The Board of Trustees unanimously approved a resolution to support the bond at their Thursday meeting. North Carolina residents can vote on the bond on March 15.
“We’re really hoping that we can get the support because it will allow us to continue to train more doctors for this state. There is a critical need for more doctors; they need to be outstanding doctors. We’ve got the capacity to do it, and we really need to improve the facility,” Chancellor Carol Folt said.
Faculty Chairperson Bruce Cairns, his daughter Ashley Cairns and Julie Byerley, the medical school’s vice dean for education, gave a presentation about the school to explain why the board should support the bond.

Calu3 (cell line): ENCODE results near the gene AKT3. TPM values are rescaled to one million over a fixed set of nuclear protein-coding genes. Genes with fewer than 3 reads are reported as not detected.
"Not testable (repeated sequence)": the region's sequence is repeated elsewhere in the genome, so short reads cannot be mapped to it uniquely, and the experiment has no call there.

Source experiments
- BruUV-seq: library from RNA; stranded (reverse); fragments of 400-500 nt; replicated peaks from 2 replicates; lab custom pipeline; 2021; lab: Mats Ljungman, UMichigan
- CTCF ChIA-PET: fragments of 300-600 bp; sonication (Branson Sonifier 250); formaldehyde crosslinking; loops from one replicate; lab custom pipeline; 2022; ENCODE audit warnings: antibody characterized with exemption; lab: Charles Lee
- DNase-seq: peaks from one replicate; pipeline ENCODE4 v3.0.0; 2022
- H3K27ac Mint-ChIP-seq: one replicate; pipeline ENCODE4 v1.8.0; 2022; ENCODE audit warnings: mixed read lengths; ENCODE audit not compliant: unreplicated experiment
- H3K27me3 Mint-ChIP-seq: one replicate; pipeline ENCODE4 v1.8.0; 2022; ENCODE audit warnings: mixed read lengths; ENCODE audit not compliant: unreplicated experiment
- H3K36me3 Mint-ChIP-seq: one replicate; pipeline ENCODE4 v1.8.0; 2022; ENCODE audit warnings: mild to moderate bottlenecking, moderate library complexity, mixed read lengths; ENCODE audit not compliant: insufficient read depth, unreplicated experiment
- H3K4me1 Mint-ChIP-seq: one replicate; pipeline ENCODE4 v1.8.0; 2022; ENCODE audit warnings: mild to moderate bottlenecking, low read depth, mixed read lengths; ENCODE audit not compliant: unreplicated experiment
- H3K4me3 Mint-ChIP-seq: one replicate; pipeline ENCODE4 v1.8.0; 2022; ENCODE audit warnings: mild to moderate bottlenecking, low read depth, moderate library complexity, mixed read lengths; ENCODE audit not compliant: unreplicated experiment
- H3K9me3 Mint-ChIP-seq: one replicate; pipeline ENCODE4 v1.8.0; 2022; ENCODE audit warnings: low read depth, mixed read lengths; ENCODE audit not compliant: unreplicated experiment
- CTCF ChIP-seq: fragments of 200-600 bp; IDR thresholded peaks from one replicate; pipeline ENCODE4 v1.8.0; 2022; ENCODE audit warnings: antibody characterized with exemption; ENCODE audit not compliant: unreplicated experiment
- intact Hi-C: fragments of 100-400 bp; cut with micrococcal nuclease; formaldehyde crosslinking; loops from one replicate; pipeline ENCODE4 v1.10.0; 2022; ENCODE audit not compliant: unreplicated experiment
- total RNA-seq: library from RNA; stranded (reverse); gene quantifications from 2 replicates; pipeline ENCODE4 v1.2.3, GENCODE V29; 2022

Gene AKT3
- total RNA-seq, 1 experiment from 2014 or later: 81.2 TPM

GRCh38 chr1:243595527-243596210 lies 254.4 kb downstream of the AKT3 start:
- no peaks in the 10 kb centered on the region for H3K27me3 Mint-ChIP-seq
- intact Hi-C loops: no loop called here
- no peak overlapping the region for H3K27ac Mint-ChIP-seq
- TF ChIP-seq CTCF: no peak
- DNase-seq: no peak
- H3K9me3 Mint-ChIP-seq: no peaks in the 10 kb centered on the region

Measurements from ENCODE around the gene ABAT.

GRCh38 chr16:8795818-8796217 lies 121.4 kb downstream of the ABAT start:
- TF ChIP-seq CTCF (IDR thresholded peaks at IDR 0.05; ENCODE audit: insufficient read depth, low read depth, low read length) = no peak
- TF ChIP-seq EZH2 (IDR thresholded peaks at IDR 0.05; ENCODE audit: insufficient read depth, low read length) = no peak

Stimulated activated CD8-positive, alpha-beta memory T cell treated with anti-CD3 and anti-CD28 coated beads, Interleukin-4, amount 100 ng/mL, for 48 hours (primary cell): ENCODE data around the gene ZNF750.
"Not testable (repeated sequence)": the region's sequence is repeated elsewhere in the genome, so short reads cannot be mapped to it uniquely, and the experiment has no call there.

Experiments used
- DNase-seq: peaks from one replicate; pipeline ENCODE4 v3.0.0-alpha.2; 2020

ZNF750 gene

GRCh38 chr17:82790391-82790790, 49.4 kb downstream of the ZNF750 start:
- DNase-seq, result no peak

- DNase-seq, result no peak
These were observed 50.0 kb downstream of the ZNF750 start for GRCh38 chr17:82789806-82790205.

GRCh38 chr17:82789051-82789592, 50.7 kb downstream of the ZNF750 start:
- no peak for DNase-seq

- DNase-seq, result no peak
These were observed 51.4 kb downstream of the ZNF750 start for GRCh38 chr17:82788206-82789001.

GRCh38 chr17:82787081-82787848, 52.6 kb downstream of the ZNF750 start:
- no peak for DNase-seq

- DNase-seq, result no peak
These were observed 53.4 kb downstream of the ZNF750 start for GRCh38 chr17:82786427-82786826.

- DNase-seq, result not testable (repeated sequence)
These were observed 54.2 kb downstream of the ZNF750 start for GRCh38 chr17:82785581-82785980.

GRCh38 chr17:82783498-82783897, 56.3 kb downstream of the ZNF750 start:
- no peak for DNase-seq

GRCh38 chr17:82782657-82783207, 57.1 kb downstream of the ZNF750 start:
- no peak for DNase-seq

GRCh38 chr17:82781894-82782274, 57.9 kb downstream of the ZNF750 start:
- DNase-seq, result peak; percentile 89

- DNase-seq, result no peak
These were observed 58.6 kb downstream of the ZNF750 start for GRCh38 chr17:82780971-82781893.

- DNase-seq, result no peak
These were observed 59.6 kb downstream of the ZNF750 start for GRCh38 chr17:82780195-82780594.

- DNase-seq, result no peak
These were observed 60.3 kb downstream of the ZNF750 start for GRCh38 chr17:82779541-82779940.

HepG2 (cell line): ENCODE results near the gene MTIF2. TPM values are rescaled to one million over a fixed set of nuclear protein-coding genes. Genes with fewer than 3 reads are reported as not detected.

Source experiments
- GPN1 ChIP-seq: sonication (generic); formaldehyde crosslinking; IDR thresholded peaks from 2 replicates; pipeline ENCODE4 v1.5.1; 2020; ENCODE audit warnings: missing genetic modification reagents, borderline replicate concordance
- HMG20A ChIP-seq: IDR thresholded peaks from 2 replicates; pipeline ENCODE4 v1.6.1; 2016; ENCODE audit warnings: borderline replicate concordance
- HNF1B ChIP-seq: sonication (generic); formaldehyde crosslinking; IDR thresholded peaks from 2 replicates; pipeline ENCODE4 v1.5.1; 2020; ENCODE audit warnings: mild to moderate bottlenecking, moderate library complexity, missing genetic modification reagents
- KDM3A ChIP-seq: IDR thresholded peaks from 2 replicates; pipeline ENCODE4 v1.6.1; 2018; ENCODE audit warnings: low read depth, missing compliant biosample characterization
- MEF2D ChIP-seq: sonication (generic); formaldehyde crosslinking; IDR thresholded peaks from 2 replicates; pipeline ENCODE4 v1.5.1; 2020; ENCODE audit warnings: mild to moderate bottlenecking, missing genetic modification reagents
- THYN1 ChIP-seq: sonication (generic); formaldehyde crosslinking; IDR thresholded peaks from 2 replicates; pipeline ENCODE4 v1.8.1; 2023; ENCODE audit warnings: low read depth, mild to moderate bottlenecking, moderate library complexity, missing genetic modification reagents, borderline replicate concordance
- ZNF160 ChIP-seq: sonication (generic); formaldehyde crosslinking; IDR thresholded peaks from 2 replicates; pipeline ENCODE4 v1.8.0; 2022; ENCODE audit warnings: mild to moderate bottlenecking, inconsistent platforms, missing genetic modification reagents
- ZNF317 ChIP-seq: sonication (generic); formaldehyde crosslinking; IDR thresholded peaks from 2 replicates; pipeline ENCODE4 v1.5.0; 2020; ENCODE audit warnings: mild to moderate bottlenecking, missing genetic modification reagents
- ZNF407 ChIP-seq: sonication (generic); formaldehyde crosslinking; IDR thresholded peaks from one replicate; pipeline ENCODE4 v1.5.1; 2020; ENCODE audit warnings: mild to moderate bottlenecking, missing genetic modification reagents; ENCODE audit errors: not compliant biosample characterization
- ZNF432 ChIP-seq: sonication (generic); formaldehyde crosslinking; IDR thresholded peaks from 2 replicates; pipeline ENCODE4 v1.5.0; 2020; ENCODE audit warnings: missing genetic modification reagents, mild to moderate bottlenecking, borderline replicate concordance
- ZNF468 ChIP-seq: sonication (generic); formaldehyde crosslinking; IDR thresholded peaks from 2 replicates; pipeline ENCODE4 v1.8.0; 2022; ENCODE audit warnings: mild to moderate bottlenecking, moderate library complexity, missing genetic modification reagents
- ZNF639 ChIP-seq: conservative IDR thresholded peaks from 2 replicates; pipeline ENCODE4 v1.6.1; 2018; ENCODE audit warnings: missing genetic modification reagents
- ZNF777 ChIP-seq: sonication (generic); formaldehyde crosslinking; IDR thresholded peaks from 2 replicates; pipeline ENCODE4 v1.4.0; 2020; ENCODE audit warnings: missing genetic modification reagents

“What I’m hoping to do is give you more content as you talk to your friends and neighbors about this bond issue,” she said.
Byerley told the board 97 percent of graduates are satisfied with their education once they leave the medical school.
Byerley said there is an expected shortage of physicians by 2020, and they hope the new building will attract more top students.
Ashley Cairns, a first-year medical student, said the building also needs to adapt to the school’s new style of medical teaching, which emphasizes clinical practice.
Bruce Cairns said the current building, Berryhill Hall, reflects the time in which it was built, and times have changed. He said teaching is no longer isolated, passive and competitive, but the building still forces that atmosphere.